Aquinas Nixes Vagina Monologues, Allows Jane Doe Project

Aquinas The Jane Doe Project

On Thursday night, an original play titled The Jane Doe Project was performed at Aquinas College. The play was written by Aquinas student Cheyna Roczkowski in December after the Aquinas administration would not allow The Vagina Monologues to be performed on campus due its controversial sexual content.

In response, Roczkowski chose to write a play based on the experiences of Aquinas women (students, faculty and alumni, shared with the student writer and included anonymously in the play), meant to raise awareness about the issue of violence against women.

The play was part of a week of events, including a movie night and letter writing campaign on Aquinas’ campus. Before the performance was a cupcake sale, in which $381 were raised. The proceeds will be divided between several women’s organizations in the area. There was a high turnout, including members of the Aquinas Administration.

The Performance

The play was a series of monologues performed by eight female students dressed in black, all of whom entered the stage saying “I am Jane Doe,” who was established to be a “New Feminist,” a faceless person to represent all women. Silence as the enemy was the theme of the play–its goal to open up conversation about violence against women, and “fight the system” through education.

The stories varied in style and topic: a woman raped by her brother at a young age, a diary entry of a lesbian degraded and raped by a male, a series of letters burned on stage detailing an abusive relationship, a mother and daughter grappling with the daughter having been conceived by rape, and a woman whose sister had to have reconstructive surgery during an abusive relationship. In between were comedic sketches about happy relationships, bad pick up lines, and working out at the gym. There were also various derogatory phrases from around the world highlighted throughout the performance (“Words are for women, actions are for men.”)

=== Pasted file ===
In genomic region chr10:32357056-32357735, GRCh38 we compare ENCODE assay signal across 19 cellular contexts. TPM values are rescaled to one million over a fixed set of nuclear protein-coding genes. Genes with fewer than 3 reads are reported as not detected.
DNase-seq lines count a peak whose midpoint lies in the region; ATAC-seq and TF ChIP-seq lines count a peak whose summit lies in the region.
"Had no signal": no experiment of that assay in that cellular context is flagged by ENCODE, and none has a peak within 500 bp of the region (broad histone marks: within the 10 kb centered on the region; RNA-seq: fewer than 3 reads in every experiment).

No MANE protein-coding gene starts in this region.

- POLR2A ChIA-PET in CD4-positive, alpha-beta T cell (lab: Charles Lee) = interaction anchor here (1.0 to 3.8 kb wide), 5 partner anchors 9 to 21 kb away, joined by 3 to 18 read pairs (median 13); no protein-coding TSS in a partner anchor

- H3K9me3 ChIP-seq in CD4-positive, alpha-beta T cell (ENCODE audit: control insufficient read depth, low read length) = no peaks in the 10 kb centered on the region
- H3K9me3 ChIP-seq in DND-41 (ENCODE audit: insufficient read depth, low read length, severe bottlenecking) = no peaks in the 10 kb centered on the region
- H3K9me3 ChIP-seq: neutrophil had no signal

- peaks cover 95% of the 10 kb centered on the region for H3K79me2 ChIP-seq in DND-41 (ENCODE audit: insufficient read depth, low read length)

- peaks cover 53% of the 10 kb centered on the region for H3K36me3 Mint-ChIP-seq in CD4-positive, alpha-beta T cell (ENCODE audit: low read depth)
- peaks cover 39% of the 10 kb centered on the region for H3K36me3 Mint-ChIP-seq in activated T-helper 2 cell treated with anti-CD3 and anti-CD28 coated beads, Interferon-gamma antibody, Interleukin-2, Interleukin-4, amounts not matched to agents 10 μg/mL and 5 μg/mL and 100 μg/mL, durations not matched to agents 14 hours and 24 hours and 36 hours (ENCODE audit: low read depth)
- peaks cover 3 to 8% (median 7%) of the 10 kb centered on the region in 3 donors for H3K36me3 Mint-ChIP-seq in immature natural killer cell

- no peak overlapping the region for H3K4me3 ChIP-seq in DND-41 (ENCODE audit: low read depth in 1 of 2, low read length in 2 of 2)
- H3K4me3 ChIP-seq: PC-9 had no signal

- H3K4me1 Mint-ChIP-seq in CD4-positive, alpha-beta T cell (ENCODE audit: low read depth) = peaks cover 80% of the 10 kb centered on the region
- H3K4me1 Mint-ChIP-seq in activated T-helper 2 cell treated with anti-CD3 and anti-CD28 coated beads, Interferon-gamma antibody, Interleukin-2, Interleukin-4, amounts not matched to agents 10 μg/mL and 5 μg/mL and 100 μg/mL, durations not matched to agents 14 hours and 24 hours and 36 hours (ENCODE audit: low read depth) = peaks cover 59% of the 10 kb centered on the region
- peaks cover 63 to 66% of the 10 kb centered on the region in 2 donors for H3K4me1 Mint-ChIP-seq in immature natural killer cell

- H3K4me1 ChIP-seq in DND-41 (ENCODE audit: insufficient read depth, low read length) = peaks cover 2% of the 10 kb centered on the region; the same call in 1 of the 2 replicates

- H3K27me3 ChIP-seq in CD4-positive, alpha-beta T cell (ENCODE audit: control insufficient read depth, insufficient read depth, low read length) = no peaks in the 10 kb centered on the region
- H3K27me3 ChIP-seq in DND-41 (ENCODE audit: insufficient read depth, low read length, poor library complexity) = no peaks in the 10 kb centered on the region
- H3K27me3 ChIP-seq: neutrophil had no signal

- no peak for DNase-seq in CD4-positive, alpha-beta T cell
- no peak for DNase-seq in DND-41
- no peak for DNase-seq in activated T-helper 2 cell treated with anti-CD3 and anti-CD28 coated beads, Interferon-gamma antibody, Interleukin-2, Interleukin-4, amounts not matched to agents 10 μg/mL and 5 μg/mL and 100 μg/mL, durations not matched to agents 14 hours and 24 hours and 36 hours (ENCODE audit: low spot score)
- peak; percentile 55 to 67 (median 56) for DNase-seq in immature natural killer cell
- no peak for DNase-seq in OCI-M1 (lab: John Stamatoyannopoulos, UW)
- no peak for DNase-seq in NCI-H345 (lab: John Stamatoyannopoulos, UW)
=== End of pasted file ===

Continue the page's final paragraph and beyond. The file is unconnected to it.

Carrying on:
The stories were powerful, for their content and the knowledge that they had actually happened to women in the Aquinas community. Although none of the students in the play were experienced actors, all of the parts were read passionately and effectively.

Pro-Choice Advocacy

The Jane Doe Project occurred during the second Pro-Life Awareness Week of the academic year at Aquinas. The abortion issue came up, as one student defiantly stated that being pro-choice does not mean pro-abortion.

Critiques

A running theme throughout the play was the idea of a “New Feminist,” similar to third-wave feminism – the idea that wearing revealing clothes and make up (“high heels, red lipstick, curve accentuating jeans and showing a little cleavage”) should be empowering. Many who identify as feminists, however, would argue that societal pressure to cover their faces with products and wear clothes that reveal their body is extremely disempowering, and prefer not to consume these products.

The play was also hetero-normative, as every romantic couple portrayed (notably the positive, healthy examples as well as the abusive) was heterosexual.

Overall, The Jane Doe Project brought up an important issue, but its message was convoluted by some mainstream societal ideas.

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Author: mediamouse

Grand Rapids independent media // mediamouse.org